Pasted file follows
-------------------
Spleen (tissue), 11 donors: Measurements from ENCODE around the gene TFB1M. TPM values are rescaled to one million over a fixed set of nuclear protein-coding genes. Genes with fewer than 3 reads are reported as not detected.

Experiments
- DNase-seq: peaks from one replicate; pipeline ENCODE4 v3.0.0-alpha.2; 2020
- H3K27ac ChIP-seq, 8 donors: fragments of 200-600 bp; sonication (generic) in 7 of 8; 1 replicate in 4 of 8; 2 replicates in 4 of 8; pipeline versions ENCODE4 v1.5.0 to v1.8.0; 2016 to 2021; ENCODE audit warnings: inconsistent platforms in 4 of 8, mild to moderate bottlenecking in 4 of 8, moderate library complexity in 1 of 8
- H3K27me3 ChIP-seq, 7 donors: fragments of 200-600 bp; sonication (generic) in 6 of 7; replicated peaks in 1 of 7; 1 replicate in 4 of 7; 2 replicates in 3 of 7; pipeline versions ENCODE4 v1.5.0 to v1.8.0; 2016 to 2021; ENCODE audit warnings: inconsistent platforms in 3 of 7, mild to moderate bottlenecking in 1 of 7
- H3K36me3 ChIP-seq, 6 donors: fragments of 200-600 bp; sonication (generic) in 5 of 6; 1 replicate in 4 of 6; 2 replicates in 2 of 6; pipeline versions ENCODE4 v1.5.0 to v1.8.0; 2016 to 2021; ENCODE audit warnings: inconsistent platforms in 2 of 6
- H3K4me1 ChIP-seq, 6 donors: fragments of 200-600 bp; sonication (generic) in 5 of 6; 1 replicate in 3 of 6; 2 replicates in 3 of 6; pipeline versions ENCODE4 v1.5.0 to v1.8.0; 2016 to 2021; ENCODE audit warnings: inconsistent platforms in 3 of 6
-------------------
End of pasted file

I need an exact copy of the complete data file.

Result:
Spleen (tissue), 11 donors: Measurements from ENCODE around the gene TFB1M. TPM values are rescaled to one million over a fixed set of nuclear protein-coding genes. Genes with fewer than 3 reads are reported as not detected.

Experiments
- DNase-seq: peaks from one replicate; pipeline ENCODE4 v3.0.0-alpha.2; 2020
- H3K27ac ChIP-seq, 8 donors: fragments of 200-600 bp; sonication (generic) in 7 of 8; 1 replicate in 4 of 8; 2 replicates in 4 of 8; pipeline versions ENCODE4 v1.5.0 to v1.8.0; 2016 to 2021; ENCODE audit warnings: inconsistent platforms in 4 of 8, mild to moderate bottlenecking in 4 of 8, moderate library complexity in 1 of 8
- H3K27me3 ChIP-seq, 7 donors: fragments of 200-600 bp; sonication (generic) in 6 of 7; replicated peaks in 1 of 7; 1 replicate in 4 of 7; 2 replicates in 3 of 7; pipeline versions ENCODE4 v1.5.0 to v1.8.0; 2016 to 2021; ENCODE audit warnings: inconsistent platforms in 3 of 7, mild to moderate bottlenecking in 1 of 7
- H3K36me3 ChIP-seq, 6 donors: fragments of 200-600 bp; sonication (generic) in 5 of 6; 1 replicate in 4 of 6; 2 replicates in 2 of 6; pipeline versions ENCODE4 v1.5.0 to v1.8.0; 2016 to 2021; ENCODE audit warnings: inconsistent platforms in 2 of 6
- H3K4me1 ChIP-seq, 6 donors: fragments of 200-600 bp; sonication (generic) in 5 of 6; 1 replicate in 3 of 6; 2 replicates in 3 of 6; pipeline versions ENCODE4 v1.5.0 to v1.8.0; 2016 to 2021; ENCODE audit warnings: inconsistent platforms in 3 of 6